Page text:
Charity warns of 'bailiff boom' after council tax benefit cuts

By the Press Association

The Press Assocation

The Press Association is a news wire with a large reporting team. We use it for additional stories on mainstream issues. Views represented do not necessarily reflect those of MoneySavingExpert.com.


24 May 2013

Citizens Advice warns of a possible 'bailiff boom' as soaring numbers of people struggle to cope with council tax benefit cuts.

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Council tax benefit was replaced by council tax support last month, which allows councils in England to run their own schemes but on 10% less funding than they had previously (see our Debt Problems guide for where to get help and our Council Tax guide if you think you're in the wrong band).

But Citizens Advice says it is seeing evidence that the number of people worried about paying their council tax has "rocketed" since Government welfare reforms were introduced.

Some 37,000 people consulted its online advice pages about council tax in April – an 87% increase compared with the same month last year – while increasing numbers of people who were struggling to pay their council tax were also coming through the doors of some of its bureaux .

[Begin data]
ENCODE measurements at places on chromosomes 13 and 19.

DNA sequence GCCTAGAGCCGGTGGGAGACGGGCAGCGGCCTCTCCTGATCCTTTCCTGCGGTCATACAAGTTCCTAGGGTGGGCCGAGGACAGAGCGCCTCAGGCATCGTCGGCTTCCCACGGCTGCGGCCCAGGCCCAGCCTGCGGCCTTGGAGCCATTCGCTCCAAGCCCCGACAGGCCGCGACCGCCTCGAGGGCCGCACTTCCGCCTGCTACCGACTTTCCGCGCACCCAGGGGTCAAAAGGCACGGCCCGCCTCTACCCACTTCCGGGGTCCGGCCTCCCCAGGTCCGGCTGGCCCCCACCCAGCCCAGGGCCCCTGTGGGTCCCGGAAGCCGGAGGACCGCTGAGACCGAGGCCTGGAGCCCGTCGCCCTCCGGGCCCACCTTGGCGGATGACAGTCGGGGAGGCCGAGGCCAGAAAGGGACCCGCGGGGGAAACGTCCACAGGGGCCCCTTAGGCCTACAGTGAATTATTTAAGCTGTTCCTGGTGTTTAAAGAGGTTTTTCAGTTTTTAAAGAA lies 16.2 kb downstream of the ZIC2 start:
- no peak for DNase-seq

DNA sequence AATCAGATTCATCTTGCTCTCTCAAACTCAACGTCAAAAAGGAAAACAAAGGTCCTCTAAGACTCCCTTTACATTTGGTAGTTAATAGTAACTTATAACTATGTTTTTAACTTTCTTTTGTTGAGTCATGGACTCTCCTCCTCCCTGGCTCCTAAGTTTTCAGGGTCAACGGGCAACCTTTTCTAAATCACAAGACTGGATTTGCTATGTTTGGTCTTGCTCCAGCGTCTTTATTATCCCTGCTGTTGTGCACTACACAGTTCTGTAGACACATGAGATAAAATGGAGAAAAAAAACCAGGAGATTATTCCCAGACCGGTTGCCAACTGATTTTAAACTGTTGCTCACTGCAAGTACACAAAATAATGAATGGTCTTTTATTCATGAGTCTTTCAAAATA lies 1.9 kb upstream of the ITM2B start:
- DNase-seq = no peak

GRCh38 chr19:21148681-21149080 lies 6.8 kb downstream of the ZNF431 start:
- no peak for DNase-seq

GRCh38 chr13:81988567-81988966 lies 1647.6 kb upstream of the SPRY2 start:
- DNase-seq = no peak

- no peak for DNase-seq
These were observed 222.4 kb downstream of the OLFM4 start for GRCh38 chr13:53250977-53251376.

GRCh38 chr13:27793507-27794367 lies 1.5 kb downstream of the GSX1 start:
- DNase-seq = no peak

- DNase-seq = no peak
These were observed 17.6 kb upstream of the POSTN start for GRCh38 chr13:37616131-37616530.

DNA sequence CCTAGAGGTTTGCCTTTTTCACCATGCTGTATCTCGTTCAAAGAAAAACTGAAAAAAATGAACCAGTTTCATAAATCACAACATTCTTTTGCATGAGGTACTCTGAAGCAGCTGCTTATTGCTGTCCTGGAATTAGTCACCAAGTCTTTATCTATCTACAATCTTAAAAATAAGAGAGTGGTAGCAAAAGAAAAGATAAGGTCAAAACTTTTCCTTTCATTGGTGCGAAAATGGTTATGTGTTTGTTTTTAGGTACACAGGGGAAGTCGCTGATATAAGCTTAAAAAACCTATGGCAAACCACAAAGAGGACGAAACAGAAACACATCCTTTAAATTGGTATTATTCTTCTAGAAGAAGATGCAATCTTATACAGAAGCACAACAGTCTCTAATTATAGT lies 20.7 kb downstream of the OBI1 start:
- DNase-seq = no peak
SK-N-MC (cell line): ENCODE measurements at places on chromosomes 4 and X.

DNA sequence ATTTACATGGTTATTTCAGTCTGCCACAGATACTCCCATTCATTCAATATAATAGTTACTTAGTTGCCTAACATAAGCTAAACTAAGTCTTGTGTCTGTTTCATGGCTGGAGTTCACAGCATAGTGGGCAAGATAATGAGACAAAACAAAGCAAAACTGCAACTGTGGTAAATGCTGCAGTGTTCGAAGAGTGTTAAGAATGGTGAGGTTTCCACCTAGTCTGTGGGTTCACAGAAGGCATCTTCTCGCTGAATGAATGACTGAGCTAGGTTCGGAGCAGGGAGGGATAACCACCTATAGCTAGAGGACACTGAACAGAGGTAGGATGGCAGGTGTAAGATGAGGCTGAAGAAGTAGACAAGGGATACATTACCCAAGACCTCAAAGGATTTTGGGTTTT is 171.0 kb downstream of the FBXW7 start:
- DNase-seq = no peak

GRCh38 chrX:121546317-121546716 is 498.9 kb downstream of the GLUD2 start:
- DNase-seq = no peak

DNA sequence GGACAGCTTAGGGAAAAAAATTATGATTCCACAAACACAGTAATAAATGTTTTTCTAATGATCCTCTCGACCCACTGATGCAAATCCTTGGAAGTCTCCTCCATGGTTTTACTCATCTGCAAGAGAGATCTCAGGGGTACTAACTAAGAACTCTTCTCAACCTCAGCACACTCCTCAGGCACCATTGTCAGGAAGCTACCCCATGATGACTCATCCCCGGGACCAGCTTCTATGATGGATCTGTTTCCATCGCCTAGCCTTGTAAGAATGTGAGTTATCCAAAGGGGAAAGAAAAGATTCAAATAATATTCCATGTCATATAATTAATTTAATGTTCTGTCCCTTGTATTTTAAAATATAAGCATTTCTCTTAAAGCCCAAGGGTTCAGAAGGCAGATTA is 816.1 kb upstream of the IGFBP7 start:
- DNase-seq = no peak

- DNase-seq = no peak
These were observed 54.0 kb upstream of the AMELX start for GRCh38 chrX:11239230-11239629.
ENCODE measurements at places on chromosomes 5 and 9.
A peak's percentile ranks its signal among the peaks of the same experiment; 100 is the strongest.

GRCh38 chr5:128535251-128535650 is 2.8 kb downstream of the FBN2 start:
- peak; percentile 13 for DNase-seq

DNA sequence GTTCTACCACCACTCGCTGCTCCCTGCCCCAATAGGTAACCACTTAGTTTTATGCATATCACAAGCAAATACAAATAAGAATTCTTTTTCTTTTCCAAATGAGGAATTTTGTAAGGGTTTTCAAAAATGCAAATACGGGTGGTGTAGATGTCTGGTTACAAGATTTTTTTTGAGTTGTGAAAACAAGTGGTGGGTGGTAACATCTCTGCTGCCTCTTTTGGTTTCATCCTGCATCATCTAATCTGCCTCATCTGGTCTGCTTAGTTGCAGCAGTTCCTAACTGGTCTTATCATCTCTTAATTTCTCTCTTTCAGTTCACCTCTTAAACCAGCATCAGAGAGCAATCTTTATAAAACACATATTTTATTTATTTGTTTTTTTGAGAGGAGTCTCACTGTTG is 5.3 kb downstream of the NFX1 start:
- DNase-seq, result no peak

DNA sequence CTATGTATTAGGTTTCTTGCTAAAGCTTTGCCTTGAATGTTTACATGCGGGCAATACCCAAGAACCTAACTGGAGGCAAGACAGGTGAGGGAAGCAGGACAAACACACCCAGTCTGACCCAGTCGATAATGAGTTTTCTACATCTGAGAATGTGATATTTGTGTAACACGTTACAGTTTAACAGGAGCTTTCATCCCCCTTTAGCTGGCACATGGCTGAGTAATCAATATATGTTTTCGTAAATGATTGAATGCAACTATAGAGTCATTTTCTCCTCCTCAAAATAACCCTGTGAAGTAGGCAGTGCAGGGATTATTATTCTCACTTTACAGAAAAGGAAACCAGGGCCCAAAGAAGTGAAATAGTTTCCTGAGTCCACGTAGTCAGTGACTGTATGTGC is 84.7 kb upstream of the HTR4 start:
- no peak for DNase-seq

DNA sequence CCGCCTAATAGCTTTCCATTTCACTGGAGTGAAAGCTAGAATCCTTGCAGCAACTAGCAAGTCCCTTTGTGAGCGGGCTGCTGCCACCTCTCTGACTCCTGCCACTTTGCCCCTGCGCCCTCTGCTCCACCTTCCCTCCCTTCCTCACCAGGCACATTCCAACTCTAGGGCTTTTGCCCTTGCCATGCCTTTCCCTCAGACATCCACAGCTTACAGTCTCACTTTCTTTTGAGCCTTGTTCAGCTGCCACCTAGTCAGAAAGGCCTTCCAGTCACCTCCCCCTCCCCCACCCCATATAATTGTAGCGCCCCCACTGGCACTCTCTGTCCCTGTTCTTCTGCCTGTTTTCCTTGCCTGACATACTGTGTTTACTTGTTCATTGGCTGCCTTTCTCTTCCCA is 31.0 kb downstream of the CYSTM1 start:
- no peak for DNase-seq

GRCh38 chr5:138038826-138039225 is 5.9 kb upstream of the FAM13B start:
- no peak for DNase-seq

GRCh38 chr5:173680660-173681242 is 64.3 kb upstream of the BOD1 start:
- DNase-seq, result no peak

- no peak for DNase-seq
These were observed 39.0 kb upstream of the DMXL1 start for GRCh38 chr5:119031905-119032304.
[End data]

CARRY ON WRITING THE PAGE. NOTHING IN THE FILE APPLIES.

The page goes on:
The charity warns that "many more" vulnerable people will be pushed in to the hands of bailiffs, and adds that it is braced for an influx of people being chased by them after being pushed into arrears by the changes.

Almost nine in 10 bailiff problems the charity deals with relate to private bailiffs, who collect debts such as council tax and parking penalties. Citizens Advice says bailiffs often overstate their powers, act aggressively and pile on excessive fees and charges.

It wants councils to sign up to a "good practice" document which was drawn up jointly with the Local Government Association (LGA) and aims to strengthen co-operation between councils and debt advice bodies and lessen the chances of councils turning to bailiffs. It has also urged councils to only use bailiffs as a "last resort".

Research for the Joseph Rowntree Foundation (JRF) recently found that council tax benefit changes would leave 150,000 families paying an average £300 more a year, while 1.9 million claimants who had not paid anything would be billed an average £140 a year.

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